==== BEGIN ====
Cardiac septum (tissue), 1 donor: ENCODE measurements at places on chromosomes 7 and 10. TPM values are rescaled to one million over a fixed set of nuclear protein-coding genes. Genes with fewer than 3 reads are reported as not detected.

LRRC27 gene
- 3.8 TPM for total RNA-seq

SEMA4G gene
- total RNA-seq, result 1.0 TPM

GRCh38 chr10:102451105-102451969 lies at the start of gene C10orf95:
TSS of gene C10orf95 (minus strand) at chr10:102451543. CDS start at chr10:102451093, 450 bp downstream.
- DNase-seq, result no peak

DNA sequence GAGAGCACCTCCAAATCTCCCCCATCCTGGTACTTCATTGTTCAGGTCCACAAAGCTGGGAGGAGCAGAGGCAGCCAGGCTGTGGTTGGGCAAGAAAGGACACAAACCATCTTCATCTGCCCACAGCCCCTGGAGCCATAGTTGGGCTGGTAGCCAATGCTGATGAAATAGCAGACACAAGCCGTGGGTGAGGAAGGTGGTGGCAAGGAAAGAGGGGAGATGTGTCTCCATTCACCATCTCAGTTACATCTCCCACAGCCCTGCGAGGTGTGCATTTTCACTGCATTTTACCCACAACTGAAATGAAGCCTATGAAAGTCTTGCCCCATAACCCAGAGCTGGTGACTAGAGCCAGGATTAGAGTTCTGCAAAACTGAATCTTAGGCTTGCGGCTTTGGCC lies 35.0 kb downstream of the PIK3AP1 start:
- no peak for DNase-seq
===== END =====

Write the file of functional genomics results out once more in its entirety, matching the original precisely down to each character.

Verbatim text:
Cardiac septum (tissue), 1 donor: ENCODE measurements at places on chromosomes 7 and 10. TPM values are rescaled to one million over a fixed set of nuclear protein-coding genes. Genes with fewer than 3 reads are reported as not detected.

LRRC27 gene
- 3.8 TPM for total RNA-seq

SEMA4G gene
- total RNA-seq, result 1.0 TPM

GRCh38 chr10:102451105-102451969 lies at the start of gene C10orf95:
TSS of gene C10orf95 (minus strand) at chr10:102451543. CDS start at chr10:102451093, 450 bp downstream.
- DNase-seq, result no peak

DNA sequence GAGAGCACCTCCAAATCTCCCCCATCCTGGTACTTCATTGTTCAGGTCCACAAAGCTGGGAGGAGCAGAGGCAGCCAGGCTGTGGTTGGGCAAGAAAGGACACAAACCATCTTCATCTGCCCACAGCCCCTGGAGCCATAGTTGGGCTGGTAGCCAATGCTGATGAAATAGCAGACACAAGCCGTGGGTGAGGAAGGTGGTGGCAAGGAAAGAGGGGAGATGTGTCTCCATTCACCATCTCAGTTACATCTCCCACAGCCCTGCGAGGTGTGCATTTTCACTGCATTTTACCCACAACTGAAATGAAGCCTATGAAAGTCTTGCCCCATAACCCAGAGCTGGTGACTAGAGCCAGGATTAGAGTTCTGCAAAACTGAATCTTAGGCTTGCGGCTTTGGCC lies 35.0 kb downstream of the PIK3AP1 start:
- no peak for DNase-seq